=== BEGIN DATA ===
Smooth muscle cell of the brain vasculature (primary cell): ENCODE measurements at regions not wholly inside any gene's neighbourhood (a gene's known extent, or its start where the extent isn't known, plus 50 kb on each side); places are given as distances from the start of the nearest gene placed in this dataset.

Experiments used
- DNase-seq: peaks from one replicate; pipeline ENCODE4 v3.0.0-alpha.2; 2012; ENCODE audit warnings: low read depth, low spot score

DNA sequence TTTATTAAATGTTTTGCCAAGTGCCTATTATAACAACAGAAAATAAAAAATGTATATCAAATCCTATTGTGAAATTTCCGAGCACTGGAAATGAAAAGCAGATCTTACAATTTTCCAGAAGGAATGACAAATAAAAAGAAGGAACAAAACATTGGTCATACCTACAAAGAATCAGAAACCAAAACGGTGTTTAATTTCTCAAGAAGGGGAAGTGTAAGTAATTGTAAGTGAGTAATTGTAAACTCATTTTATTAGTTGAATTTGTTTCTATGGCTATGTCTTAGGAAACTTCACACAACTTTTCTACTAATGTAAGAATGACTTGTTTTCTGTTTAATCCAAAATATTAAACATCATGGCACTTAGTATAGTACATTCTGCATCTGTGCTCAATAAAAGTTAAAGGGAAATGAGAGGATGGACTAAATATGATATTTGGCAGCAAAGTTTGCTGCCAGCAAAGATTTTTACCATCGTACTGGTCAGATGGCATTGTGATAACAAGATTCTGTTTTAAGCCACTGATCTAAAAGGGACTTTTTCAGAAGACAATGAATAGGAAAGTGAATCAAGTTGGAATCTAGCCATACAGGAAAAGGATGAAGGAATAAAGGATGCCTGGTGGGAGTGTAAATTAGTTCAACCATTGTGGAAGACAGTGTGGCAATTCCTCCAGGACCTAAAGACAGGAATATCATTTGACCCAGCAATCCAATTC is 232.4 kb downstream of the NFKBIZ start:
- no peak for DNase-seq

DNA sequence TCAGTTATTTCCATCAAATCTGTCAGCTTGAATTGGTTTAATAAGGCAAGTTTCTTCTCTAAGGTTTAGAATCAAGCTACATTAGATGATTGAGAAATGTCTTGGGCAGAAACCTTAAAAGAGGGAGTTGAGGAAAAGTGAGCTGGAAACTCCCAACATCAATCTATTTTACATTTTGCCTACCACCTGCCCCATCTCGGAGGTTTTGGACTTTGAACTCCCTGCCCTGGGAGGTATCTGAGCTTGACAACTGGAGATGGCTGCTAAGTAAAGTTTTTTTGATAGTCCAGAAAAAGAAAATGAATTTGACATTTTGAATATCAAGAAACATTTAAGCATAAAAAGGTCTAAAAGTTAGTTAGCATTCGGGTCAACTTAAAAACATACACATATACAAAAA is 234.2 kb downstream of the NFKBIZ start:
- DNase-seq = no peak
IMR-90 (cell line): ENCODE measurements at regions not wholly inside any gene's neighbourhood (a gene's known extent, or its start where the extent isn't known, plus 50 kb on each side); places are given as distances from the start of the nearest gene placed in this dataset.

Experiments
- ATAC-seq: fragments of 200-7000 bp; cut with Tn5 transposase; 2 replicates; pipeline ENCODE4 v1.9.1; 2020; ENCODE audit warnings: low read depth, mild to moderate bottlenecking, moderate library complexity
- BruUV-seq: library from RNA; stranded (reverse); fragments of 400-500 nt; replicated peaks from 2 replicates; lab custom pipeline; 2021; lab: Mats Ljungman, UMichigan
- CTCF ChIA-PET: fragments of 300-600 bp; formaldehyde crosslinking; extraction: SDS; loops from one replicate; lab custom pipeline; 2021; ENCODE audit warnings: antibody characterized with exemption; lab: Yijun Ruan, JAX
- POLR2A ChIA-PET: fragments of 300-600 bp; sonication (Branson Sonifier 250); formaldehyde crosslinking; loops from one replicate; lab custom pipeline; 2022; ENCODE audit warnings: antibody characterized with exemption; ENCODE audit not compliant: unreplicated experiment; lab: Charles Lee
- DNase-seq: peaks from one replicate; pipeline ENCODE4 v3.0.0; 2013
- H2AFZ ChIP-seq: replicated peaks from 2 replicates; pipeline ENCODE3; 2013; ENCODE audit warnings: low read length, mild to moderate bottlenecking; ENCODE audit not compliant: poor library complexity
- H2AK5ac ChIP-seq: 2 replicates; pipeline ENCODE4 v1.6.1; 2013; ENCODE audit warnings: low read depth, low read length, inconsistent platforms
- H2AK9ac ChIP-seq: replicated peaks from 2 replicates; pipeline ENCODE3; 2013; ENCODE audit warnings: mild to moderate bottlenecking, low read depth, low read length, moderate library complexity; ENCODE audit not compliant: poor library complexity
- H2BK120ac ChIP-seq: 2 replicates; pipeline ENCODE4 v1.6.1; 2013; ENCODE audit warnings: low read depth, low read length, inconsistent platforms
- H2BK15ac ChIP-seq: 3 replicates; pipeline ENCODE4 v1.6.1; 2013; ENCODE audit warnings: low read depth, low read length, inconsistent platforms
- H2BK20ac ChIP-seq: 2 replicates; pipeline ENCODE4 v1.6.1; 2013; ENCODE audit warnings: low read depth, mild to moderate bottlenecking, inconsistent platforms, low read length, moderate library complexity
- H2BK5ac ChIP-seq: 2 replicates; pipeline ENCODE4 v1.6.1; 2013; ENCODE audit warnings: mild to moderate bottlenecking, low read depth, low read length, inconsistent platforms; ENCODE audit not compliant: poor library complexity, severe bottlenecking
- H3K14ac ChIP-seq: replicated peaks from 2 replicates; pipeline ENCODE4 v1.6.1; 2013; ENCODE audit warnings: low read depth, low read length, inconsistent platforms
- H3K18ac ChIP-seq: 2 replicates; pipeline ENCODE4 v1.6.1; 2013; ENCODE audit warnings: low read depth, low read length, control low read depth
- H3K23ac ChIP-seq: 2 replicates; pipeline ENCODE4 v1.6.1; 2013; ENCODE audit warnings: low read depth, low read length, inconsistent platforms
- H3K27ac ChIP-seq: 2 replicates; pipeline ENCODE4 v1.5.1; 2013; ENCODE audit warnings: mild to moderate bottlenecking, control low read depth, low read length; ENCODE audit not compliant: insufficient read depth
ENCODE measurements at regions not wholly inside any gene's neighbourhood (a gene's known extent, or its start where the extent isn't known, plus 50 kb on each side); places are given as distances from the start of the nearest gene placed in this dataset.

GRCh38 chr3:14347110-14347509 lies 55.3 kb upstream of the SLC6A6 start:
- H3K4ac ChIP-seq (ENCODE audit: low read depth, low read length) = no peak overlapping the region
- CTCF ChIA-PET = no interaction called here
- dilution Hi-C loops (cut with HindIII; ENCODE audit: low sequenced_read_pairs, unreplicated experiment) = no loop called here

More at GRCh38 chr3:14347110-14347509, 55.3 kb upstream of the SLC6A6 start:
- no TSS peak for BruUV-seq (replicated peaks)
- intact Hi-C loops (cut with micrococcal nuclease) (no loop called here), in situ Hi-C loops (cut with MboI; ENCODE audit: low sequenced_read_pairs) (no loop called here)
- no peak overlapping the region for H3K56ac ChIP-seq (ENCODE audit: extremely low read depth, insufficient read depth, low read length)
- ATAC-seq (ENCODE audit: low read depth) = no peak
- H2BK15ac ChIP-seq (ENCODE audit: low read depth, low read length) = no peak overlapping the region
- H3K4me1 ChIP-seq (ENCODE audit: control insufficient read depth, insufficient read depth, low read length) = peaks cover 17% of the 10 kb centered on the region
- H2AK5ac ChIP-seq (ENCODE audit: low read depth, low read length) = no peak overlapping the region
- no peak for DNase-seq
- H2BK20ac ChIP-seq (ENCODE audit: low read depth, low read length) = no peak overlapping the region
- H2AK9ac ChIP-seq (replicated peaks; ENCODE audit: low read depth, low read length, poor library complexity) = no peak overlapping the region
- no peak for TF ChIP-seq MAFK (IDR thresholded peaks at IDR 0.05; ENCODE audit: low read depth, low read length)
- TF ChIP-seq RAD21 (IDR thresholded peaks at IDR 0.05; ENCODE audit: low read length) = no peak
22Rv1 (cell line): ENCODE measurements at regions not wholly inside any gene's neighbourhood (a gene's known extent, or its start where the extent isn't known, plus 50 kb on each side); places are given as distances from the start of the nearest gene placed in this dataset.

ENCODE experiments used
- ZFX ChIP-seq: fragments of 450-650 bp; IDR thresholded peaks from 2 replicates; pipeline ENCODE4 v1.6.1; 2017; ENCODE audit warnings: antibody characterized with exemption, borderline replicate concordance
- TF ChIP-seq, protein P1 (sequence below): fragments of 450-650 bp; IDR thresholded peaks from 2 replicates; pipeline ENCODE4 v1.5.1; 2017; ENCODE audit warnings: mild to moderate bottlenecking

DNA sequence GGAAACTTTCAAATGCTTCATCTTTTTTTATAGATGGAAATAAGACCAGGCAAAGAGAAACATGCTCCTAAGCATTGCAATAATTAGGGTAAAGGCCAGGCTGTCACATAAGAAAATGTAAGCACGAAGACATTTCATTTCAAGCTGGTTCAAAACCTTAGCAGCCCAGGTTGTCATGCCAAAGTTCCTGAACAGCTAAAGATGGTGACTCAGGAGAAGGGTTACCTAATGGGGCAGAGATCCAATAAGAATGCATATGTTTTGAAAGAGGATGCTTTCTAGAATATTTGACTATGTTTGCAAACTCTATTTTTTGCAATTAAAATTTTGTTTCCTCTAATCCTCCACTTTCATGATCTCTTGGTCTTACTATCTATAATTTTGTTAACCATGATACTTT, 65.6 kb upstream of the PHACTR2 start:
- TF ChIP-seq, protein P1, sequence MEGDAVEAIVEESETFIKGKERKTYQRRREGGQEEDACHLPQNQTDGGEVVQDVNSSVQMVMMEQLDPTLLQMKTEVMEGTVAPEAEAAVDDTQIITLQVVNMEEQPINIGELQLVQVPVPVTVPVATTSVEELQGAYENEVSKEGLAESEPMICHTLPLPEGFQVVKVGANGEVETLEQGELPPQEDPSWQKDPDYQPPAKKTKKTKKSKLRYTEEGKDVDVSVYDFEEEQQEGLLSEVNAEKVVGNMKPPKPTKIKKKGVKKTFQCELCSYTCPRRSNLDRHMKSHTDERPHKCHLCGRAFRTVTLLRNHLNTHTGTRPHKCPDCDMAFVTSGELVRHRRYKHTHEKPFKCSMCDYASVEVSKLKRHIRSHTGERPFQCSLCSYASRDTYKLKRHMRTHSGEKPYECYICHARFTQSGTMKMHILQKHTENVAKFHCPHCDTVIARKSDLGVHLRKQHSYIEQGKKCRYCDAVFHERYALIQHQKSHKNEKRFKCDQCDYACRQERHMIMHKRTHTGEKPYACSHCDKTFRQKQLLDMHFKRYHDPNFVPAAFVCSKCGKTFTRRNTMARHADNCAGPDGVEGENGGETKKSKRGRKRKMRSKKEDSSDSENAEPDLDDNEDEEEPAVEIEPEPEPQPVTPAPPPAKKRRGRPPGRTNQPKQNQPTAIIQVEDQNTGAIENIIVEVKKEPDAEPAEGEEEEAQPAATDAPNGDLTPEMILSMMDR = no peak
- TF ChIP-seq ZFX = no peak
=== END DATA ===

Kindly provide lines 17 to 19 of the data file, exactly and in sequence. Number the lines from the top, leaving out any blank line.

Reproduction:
- H2AK9ac ChIP-seq: replicated peaks from 2 replicates; pipeline ENCODE3; 2013; ENCODE audit warnings: mild to moderate bottlenecking, low read depth, low read length, moderate library complexity; ENCODE audit not compliant: poor library complexity
- H2BK120ac ChIP-seq: 2 replicates; pipeline ENCODE4 v1.6.1; 2013; ENCODE audit warnings: low read depth, low read length, inconsistent platforms
- H2BK15ac ChIP-seq: 3 replicates; pipeline ENCODE4 v1.6.1; 2013; ENCODE audit warnings: low read depth, low read length, inconsistent platforms